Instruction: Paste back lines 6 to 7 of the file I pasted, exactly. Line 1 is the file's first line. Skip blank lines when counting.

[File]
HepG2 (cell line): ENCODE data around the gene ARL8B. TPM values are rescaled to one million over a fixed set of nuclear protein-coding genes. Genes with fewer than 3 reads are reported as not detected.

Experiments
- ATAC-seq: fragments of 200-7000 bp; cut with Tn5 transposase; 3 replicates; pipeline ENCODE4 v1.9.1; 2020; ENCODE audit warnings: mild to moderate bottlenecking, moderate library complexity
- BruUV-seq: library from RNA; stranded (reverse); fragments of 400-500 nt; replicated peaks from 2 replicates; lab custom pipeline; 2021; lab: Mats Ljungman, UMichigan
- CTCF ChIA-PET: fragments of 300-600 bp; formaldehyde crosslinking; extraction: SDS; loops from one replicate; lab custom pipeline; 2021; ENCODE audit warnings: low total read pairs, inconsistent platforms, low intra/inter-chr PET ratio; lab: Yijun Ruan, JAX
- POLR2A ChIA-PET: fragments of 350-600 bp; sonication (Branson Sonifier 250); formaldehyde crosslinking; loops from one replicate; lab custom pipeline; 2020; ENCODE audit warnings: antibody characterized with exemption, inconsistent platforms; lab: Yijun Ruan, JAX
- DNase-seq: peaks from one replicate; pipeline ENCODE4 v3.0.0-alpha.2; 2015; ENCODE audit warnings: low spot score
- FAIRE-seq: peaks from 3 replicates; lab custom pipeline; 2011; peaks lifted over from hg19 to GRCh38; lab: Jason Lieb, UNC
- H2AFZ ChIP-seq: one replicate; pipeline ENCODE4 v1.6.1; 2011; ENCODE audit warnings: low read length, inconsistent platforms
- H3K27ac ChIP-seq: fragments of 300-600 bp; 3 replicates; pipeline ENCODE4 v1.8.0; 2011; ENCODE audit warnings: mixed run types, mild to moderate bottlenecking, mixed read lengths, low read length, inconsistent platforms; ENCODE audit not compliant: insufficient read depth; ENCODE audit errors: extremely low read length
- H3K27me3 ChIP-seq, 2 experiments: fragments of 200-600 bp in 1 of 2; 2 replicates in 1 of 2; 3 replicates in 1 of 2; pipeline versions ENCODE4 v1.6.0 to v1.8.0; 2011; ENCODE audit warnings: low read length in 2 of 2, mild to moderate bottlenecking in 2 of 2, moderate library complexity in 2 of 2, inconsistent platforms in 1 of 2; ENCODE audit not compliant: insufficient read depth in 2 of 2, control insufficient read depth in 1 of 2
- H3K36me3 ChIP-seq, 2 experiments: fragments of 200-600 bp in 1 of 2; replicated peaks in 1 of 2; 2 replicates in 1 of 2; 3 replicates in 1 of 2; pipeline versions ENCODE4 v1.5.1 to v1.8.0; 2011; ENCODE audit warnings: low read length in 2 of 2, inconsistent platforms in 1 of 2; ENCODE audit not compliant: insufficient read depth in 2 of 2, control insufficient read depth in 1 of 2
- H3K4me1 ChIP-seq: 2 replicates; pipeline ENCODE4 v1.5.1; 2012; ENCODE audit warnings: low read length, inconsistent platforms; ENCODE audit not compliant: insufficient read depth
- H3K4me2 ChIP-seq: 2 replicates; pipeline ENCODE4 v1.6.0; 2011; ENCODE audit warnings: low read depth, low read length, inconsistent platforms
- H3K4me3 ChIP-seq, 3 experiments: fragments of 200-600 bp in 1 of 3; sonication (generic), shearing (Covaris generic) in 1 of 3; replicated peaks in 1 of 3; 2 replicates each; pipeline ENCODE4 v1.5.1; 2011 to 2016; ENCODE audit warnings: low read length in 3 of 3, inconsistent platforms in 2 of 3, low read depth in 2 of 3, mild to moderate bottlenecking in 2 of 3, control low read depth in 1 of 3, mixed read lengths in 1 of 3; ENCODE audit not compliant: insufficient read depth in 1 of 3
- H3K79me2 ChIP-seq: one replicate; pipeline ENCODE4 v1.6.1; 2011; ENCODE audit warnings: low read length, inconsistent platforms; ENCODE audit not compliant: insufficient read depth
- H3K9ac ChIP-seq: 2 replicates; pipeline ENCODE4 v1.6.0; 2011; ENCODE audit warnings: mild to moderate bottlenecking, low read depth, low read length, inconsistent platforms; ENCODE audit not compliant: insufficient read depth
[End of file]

- POLR2A ChIA-PET: fragments of 350-600 bp; sonication (Branson Sonifier 250); formaldehyde crosslinking; loops from one replicate; lab custom pipeline; 2020; ENCODE audit warnings: antibody characterized with exemption, inconsistent platforms; lab: Yijun Ruan, JAX
- DNase-seq: peaks from one replicate; pipeline ENCODE4 v3.0.0-alpha.2; 2015; ENCODE audit warnings: low spot score